Schlumberger

Technical Paper: Improving Production in the Marcellus Shale Using an Engineered Completion Design: A Case Study

Society: SPE
Paper Number: 159666
Presentation Date: 2012
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Abstract

To complete the Marcellus shale's horizontal wells simply and cost-effectively, operators typically use geometric perforation designs in order to prepare for hydraulic fracturing. With this technique, perforation clusters are placed at equidistant points along the lateral. However, microseismic monitoring shows that this type of stage selection often distributes hydraulic fracturing treatments unevenly. The fracture treatments propagate to the lowest-stress intervals, leaving a large number of perforations under stimulated or simply unstimulated. In an attempt to improve on this technique, a study was performed in which wells using an engineered perforation design were compared against offset wells that had a geometric perforation design.

For the wells employing an engineered design, an acoustic scanning tool was deployed on wireline and mechanical rock properties were obtained along the length of the productive lateral. The critical well information, including in situ stress, lithology, Young's modulus, and Poissons Ratio enabled engineers to create custom staging and perforating designs. These designs were optimized to provide more consistent stimulation along the entire lateral, and lower breakdown and treating pressures. The final result of using the engineered perforation design was a significant increase in production when compared to conventionally completed wells.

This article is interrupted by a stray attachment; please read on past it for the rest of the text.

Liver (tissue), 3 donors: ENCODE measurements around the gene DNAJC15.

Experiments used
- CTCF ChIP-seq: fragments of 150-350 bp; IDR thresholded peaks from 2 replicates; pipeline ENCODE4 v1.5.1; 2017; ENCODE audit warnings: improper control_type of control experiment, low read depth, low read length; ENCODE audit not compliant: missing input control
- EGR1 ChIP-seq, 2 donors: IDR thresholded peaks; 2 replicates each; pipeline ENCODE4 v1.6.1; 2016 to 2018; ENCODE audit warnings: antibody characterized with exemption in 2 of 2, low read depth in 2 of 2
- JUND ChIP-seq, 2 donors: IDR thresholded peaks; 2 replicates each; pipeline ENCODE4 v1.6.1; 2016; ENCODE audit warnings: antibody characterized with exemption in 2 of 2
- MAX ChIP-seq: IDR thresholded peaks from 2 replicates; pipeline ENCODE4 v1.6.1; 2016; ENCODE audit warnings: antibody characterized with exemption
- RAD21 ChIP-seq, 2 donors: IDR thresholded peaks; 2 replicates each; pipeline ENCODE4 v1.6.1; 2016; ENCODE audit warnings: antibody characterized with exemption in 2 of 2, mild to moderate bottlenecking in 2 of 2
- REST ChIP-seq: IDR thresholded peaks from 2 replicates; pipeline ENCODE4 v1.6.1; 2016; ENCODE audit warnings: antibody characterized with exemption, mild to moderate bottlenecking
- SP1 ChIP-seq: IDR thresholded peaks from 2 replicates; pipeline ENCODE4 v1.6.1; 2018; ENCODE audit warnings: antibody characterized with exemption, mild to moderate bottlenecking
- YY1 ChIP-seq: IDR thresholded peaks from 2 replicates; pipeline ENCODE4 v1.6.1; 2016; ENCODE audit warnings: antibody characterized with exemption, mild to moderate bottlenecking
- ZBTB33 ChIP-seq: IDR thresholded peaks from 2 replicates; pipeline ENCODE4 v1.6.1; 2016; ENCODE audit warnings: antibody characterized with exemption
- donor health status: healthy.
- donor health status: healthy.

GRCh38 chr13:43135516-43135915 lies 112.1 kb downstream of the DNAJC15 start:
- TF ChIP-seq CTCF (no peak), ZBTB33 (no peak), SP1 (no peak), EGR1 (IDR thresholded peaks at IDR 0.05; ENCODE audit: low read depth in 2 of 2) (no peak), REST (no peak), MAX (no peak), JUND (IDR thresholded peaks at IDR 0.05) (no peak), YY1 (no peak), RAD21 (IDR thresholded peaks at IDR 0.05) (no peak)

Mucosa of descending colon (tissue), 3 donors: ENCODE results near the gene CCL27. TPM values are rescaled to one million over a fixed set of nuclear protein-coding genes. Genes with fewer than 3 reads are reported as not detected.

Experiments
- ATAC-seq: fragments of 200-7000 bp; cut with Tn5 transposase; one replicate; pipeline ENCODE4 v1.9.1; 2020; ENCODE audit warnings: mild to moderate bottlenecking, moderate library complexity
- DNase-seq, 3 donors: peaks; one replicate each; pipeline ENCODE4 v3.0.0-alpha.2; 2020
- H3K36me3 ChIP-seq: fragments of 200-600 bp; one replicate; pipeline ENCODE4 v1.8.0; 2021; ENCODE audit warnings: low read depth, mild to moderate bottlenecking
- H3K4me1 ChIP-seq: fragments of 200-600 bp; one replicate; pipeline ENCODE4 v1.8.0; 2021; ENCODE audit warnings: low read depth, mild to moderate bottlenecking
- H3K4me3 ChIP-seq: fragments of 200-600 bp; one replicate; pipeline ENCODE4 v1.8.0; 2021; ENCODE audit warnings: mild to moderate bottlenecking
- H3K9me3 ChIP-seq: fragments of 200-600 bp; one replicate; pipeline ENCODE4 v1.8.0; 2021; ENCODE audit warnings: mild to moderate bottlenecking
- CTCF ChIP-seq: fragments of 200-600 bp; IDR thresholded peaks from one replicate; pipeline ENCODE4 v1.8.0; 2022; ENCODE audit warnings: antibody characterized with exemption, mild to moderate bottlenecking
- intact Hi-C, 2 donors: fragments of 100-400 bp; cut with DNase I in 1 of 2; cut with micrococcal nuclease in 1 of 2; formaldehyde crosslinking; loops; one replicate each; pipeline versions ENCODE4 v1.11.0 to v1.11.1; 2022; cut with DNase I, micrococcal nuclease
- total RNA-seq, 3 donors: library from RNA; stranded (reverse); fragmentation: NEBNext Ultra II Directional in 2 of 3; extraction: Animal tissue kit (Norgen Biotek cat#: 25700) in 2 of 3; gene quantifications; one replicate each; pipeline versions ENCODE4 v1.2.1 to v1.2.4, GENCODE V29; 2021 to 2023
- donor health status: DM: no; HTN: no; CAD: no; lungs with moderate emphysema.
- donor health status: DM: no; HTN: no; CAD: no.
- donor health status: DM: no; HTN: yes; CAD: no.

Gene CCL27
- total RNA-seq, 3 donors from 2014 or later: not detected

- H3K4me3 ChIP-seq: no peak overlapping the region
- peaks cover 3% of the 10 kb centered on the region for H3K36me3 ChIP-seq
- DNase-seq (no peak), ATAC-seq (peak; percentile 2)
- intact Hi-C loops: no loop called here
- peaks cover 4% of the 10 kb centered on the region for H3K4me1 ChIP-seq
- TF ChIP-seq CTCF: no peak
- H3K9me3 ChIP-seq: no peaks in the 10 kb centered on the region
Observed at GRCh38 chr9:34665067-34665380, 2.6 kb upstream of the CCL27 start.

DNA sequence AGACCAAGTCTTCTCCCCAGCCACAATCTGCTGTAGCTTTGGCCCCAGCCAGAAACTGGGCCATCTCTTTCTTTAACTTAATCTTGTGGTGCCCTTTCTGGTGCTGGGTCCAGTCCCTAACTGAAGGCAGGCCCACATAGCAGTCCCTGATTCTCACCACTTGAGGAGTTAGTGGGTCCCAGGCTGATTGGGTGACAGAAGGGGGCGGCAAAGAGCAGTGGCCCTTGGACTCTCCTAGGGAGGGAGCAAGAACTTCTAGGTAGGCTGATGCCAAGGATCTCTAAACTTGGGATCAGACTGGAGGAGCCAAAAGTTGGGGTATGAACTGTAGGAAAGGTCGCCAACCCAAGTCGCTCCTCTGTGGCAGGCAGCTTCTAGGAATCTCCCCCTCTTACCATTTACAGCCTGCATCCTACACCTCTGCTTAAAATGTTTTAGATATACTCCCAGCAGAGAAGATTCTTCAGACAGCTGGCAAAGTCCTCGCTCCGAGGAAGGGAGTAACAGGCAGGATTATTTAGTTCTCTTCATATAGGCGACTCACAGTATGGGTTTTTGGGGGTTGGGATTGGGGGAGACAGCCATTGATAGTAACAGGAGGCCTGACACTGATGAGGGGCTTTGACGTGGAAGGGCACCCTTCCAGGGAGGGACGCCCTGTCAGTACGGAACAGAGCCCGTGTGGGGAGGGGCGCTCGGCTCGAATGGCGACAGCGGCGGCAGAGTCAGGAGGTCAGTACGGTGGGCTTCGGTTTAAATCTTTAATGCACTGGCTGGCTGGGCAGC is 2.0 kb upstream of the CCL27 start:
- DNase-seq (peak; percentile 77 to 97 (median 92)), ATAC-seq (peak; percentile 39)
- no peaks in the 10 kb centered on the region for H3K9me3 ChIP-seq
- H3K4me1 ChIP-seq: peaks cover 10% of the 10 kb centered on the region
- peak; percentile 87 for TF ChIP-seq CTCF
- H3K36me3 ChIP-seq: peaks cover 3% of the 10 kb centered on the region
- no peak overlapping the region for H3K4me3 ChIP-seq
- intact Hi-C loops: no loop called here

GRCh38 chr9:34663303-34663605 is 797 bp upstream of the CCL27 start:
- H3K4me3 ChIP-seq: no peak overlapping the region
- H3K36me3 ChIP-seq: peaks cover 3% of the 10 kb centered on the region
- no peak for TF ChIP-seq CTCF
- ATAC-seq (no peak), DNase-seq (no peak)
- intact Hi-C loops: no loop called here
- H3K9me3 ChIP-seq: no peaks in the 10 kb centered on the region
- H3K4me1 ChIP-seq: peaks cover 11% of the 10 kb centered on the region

During the stimulation treatment of the engineered perforation design, there was a significant drop in the average treating pressures during fracturing when compared to geometric offsets. This was due to several factors including the fact that perforations targeted lower stress intervals. In addition to lower pressures, an elimination of premature job terminations or "screen-outs?? was seen. This occurs when pressures increase to such a degree that the stimulation treatment cannot continue within acceptable pressure ranges. Previous treatments in offset wells yielded a 35% screen out rate which resulted in significant lost time and additional costs.

The process and production results of wells completed with geometric perforations to wells with engineered perforations.

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